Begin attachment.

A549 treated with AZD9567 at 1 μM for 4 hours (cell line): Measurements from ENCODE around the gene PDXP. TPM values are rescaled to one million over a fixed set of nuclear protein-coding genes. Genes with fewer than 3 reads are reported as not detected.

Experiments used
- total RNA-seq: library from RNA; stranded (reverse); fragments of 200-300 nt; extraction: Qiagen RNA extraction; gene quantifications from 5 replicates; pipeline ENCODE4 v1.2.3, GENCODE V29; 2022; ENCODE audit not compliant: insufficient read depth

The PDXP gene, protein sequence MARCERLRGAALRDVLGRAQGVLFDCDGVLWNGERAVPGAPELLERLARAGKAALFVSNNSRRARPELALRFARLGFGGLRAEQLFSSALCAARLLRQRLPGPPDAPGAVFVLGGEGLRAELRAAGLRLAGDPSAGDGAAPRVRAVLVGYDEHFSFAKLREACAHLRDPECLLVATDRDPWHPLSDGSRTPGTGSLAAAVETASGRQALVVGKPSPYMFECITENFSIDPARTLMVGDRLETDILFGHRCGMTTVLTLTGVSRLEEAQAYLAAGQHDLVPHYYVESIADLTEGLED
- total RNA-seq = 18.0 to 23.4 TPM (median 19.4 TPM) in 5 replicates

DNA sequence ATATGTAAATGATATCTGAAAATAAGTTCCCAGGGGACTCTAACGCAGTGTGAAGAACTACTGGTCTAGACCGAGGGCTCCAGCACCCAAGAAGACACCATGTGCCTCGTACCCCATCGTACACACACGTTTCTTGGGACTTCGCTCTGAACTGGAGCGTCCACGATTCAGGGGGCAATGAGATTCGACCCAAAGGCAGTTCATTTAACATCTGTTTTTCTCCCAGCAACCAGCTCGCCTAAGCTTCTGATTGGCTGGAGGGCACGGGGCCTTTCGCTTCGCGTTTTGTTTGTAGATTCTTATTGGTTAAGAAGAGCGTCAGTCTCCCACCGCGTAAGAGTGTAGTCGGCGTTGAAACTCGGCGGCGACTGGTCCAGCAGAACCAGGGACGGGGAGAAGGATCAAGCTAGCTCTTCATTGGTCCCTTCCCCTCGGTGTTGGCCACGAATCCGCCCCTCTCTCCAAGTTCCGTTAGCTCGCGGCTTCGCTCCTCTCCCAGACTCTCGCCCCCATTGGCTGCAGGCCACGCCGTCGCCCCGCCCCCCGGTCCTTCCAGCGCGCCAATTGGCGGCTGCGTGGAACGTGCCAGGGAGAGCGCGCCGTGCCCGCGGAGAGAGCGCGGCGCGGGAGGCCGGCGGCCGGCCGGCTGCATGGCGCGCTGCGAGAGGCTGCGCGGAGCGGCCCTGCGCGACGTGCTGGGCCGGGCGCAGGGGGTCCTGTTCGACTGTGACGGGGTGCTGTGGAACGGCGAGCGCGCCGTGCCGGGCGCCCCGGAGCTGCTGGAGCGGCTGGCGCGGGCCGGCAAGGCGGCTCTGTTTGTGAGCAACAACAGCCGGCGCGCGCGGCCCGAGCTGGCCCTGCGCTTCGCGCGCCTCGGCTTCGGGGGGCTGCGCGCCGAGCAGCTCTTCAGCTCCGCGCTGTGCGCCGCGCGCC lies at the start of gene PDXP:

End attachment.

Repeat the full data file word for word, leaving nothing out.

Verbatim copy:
A549 treated with AZD9567 at 1 μM for 4 hours (cell line): Measurements from ENCODE around the gene PDXP. TPM values are rescaled to one million over a fixed set of nuclear protein-coding genes. Genes with fewer than 3 reads are reported as not detected.

Experiments used
- total RNA-seq: library from RNA; stranded (reverse); fragments of 200-300 nt; extraction: Qiagen RNA extraction; gene quantifications from 5 replicates; pipeline ENCODE4 v1.2.3, GENCODE V29; 2022; ENCODE audit not compliant: insufficient read depth

The PDXP gene, protein sequence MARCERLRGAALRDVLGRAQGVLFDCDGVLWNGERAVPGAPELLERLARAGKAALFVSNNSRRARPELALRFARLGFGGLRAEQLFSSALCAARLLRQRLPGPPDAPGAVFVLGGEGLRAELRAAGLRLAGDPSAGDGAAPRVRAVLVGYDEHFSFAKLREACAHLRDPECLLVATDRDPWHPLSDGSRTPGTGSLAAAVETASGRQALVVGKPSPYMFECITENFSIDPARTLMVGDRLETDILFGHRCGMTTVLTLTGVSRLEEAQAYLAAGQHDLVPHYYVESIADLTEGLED
- total RNA-seq = 18.0 to 23.4 TPM (median 19.4 TPM) in 5 replicates

DNA sequence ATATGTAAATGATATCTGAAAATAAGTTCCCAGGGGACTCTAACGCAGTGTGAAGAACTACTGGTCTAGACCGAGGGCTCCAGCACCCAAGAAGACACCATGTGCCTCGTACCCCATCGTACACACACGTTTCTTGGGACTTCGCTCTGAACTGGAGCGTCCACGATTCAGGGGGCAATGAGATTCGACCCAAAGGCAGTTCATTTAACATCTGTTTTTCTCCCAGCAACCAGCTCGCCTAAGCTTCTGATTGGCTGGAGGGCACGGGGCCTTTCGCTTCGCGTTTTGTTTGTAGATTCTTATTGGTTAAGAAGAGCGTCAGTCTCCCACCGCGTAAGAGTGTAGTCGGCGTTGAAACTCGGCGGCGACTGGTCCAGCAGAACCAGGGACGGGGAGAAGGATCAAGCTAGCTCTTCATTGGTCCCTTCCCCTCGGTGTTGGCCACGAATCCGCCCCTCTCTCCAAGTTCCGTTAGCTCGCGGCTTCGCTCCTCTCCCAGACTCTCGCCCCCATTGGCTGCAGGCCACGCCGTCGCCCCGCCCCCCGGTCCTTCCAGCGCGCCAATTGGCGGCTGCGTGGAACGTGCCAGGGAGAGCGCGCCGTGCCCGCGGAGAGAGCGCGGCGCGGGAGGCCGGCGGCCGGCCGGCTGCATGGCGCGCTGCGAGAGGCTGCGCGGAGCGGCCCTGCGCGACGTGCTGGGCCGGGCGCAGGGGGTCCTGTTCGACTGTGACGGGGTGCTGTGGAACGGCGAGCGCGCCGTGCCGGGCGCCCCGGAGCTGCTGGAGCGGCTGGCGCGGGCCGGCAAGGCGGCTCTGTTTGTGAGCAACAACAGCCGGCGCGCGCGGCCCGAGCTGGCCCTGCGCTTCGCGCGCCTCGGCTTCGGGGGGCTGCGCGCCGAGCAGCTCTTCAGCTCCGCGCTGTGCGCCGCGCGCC lies at the start of gene PDXP: